thoughts and observations of a privacy, security and internet researcher, activist, and policy advisor

Tuesday, March 11, 2008

Pressure Against Online Anonymity - or: Towards Online Identification

Online free speech is increasingly under attack. Not just by classical censorship, but by laws and regulations that would prohibit anonymity and establish mandatory identification systems.

The People’s Republic of China is working on a “real name verification system” for bloggers, but also for online gamers. South Korea is developing a similar “internet real-name system” for bloggers that they would have to use for posting blog entries and comments.

In the US, conservative senators McCain and Schumer introduced the "Keeping the Internet Devoid of Sexual Predators Act of 2007" (also called "KIDS Act", Bill No. S.431) in January 2007, which would force all convicted sexual offenders to register all their online identities with the authorities. They are dead serious about this: If people fail to register, they will face up to ten years of imprisonment. This is not for raping anyone; this is just for not telling the government all their online user names and pseudonyms. The bill has even attracted democratic co-sponsors, including Barrack Obama, John Kerry, Patrick Leahy and Dianne Feinstein.

Now, Kentucky is making the news with a proposal similar to the Chinese and Korean ones:
Kentucky Representative Tim Couch filed a bill this week to make anonymous posting online illegal. The bill would require anyone who contributes to a website to register their real name, address and e-mail address with that site. Their full name would be used anytime a comment is posted.
Digg alerts its readers that the story was "reported by diggers as possibly inaccurate". Well, it is accurate. Here is the relevant part of the bill:
SECTION 2. A NEW SECTION OF KRS CHAPTER 369 IS CREATED TO READ AS FOLLOWS:
(1) An interactive service provider shall establish, maintain, and enforce a policy to require information content providers to register a legal name, address, and valid electronic mail address as a precondition of using the interactive service.
(2) An interactive service provider shall establish, maintain, and enforce a policy to require information content providers to be conspicuously identified with all information provided by, at a minimum, their registered legal name.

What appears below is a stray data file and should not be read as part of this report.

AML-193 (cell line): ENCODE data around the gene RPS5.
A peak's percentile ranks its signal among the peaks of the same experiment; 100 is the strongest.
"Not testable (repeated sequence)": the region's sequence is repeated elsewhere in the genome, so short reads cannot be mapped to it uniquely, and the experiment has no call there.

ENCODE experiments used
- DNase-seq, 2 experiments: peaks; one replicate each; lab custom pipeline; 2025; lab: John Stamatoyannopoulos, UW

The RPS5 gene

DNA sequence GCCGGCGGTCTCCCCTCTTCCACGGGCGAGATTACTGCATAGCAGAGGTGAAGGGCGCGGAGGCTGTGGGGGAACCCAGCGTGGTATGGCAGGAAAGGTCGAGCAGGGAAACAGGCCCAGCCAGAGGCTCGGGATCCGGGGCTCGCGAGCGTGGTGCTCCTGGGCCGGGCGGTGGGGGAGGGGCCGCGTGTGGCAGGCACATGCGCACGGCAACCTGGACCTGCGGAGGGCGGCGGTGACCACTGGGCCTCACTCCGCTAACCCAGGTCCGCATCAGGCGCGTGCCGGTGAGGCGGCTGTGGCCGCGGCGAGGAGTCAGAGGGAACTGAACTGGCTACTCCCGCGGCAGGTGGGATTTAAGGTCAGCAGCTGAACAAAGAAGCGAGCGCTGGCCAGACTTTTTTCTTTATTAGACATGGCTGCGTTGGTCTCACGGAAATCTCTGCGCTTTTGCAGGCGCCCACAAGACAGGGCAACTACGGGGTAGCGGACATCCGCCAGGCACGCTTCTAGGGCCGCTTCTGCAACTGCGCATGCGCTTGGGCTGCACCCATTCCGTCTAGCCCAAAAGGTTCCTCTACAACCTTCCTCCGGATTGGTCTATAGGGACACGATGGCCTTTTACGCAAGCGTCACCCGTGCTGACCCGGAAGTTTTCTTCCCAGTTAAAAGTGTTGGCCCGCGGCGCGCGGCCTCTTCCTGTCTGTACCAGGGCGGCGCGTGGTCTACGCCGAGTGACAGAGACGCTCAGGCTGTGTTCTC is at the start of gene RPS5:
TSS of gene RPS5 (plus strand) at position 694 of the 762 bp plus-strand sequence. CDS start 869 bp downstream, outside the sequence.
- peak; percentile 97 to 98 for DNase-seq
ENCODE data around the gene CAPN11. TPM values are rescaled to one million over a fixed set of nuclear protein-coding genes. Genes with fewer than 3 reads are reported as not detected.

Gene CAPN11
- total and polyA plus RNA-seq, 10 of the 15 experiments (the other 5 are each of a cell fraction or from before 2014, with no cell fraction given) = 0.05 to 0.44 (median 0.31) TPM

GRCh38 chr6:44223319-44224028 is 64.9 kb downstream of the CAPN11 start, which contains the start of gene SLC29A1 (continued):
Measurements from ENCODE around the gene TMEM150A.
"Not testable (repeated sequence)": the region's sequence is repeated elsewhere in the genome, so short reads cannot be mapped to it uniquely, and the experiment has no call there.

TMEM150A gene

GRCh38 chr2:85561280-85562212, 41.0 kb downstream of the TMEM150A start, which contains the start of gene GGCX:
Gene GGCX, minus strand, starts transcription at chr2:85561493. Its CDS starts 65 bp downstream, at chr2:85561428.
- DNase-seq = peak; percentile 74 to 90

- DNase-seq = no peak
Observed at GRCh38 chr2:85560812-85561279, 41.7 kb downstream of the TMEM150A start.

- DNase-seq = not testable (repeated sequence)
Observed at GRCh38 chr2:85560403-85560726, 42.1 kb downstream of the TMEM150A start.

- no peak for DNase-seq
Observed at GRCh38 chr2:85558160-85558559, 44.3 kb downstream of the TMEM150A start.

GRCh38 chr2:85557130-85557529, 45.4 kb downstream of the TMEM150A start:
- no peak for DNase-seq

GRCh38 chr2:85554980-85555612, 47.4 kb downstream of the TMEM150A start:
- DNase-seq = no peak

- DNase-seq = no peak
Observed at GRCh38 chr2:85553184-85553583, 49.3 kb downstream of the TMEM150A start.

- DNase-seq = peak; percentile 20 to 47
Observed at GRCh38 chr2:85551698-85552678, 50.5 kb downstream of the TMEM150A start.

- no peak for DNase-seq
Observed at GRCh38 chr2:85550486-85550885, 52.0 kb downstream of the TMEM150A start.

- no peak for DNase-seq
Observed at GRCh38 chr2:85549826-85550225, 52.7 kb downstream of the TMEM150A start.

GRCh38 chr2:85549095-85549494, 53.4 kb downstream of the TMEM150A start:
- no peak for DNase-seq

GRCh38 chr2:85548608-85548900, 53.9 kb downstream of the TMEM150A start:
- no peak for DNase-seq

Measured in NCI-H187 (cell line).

(3) An interactive service provider shall establish reasonable procedures to enable any person to request and obtain disclosure of the legal name, address, and valid electronic mail address of an information content provider who posts false or defamatory information about the person.

SECTION 3. A NEW SECTION OF KRS CHAPTER 369 IS CREATED TO READ AS FOLLOWS:
An interactive service provider that violates any of the provisions of Section 2 of this Act shall be fined five hundred dollars ($500) for the first offense and one thousand dollars ($1,000) for each subsequent offense.
What is the reasoning behind it? National security? Preventing online stalking and insults? No - bullying! Local tv station WTVQ reports:
Representative Couch says he filed the bill in hopes of cutting down on online bullying. He says that has especially been a problem in his Eastern Kentucky district.
Because Tim Couch gets all the fire now, it is fair to mention that his republican party colleague Jimmy Higdon is co-sponsoring the bill.

Ryan Radia has a good post about the background for these developments at the Technology Liberation Front:
The Kentucky bill comes on the heels of controversy over the growing popularity of JuicyCampus.com, a "Web 2.0 website focusing on gossip" where college students post lurid—and often fabricated—tales of fellow students’ sexual encounters. The website bills itself as a home for "anonymous free speech on college campuses," and uses anonymous IP cloaking techniques to shield users’ identities. Backlash against the site has emerged, with Pepperdine’s student government recently voting to ban the site on campus. (...)

Despite the appeal of combating defamation by banning online anonymity, lawmakers should be wary about restricting anonymous speech in the name of fighting libel. The same laws designed to deter defamation can also be used to target political dissent or silence whistleblowers for whom the option of remaining anonymous is critical.
But there is hope, at least for the moment. WTVQ from Kentucky again:
Couch says enforcing this bill if it became law would be a challenge.
At the moment, he is absolutely right.

But what happens if, in ten years from now, we all have government-issued IDs that function as smart cards and together with the OpenCardSpace technology (or whatever it is called then) can be used to authenticate us before we can post anything online? The identity management systems that are being developed and rolled out right now are laying the foundations that may be used to end online anonymity. I certainly hope that U-Prove or similar technology is built into every identity system and operating system by then. But what if legislation forces the technologists to disable the anonymity for certain uses? That's why the struggle for free speech and anonymity also has to be a political and legal one, not just a technological one.